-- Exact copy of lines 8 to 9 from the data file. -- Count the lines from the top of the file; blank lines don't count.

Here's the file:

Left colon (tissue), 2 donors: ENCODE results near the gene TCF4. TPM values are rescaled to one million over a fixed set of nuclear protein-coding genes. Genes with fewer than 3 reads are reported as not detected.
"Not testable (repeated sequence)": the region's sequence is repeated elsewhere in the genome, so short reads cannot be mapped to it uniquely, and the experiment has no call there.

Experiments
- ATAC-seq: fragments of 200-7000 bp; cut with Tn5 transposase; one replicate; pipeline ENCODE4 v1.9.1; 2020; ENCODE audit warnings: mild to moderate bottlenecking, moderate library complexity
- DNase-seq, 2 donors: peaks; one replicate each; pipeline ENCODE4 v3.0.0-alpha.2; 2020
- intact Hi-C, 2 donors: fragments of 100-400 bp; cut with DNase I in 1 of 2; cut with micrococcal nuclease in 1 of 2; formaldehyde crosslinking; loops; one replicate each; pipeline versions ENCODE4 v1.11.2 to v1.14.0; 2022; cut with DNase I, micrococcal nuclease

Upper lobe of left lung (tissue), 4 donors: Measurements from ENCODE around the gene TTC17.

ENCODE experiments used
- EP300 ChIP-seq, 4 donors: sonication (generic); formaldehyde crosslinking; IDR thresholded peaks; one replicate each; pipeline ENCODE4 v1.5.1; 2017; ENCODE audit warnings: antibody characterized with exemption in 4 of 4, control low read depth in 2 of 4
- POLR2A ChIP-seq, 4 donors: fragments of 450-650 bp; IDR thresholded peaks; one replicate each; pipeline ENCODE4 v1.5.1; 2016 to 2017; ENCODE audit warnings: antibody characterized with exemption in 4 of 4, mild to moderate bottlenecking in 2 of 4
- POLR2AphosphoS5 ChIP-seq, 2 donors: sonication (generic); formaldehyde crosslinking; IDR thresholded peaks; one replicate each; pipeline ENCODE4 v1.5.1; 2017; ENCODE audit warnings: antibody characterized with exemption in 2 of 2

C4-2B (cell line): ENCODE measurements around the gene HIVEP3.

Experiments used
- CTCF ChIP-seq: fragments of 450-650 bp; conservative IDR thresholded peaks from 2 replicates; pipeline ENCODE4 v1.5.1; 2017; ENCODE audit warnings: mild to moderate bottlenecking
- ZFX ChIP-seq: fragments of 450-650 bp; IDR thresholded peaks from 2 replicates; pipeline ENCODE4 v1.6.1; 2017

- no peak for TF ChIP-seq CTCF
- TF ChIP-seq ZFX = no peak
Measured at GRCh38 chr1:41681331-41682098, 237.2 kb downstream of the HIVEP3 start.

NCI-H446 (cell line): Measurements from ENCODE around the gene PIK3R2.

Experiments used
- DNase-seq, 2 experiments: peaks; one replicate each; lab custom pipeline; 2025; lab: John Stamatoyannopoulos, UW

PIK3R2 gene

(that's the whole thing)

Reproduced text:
ENCODE experiments used
- EP300 ChIP-seq, 4 donors: sonication (generic); formaldehyde crosslinking; IDR thresholded peaks; one replicate each; pipeline ENCODE4 v1.5.1; 2017; ENCODE audit warnings: antibody characterized with exemption in 4 of 4, control low read depth in 2 of 4